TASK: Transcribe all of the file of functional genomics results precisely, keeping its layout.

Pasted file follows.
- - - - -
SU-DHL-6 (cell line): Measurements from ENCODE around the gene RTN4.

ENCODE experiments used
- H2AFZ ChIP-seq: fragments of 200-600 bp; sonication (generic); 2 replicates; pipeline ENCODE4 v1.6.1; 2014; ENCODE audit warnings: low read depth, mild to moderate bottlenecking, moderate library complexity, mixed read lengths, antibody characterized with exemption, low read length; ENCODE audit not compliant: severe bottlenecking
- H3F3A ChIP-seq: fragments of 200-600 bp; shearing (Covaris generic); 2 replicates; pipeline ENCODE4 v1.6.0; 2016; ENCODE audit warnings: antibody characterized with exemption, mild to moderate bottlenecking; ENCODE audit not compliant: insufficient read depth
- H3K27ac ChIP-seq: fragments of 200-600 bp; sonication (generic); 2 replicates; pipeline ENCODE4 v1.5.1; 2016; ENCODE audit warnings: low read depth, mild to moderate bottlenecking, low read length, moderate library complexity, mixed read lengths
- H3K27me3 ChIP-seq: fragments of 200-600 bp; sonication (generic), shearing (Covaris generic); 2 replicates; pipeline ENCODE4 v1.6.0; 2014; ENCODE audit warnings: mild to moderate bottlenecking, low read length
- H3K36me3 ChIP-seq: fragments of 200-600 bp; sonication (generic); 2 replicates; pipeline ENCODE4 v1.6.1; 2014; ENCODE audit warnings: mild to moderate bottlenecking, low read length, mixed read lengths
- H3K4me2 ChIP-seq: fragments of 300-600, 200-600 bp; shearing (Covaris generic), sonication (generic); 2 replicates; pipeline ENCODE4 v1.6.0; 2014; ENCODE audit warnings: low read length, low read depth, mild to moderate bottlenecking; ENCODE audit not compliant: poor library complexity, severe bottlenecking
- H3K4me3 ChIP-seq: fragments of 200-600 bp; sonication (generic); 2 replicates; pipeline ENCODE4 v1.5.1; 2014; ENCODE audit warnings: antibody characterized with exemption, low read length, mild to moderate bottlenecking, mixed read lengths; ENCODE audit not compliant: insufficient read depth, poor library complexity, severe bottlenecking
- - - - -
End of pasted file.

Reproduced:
SU-DHL-6 (cell line): Measurements from ENCODE around the gene RTN4.

ENCODE experiments used
- H2AFZ ChIP-seq: fragments of 200-600 bp; sonication (generic); 2 replicates; pipeline ENCODE4 v1.6.1; 2014; ENCODE audit warnings: low read depth, mild to moderate bottlenecking, moderate library complexity, mixed read lengths, antibody characterized with exemption, low read length; ENCODE audit not compliant: severe bottlenecking
- H3F3A ChIP-seq: fragments of 200-600 bp; shearing (Covaris generic); 2 replicates; pipeline ENCODE4 v1.6.0; 2016; ENCODE audit warnings: antibody characterized with exemption, mild to moderate bottlenecking; ENCODE audit not compliant: insufficient read depth
- H3K27ac ChIP-seq: fragments of 200-600 bp; sonication (generic); 2 replicates; pipeline ENCODE4 v1.5.1; 2016; ENCODE audit warnings: low read depth, mild to moderate bottlenecking, low read length, moderate library complexity, mixed read lengths
- H3K27me3 ChIP-seq: fragments of 200-600 bp; sonication (generic), shearing (Covaris generic); 2 replicates; pipeline ENCODE4 v1.6.0; 2014; ENCODE audit warnings: mild to moderate bottlenecking, low read length
- H3K36me3 ChIP-seq: fragments of 200-600 bp; sonication (generic); 2 replicates; pipeline ENCODE4 v1.6.1; 2014; ENCODE audit warnings: mild to moderate bottlenecking, low read length, mixed read lengths
- H3K4me2 ChIP-seq: fragments of 300-600, 200-600 bp; shearing (Covaris generic), sonication (generic); 2 replicates; pipeline ENCODE4 v1.6.0; 2014; ENCODE audit warnings: low read length, low read depth, mild to moderate bottlenecking; ENCODE audit not compliant: poor library complexity, severe bottlenecking
- H3K4me3 ChIP-seq: fragments of 200-600 bp; sonication (generic); 2 replicates; pipeline ENCODE4 v1.5.1; 2014; ENCODE audit warnings: antibody characterized with exemption, low read length, mild to moderate bottlenecking, mixed read lengths; ENCODE audit not compliant: insufficient read depth, poor library complexity, severe bottlenecking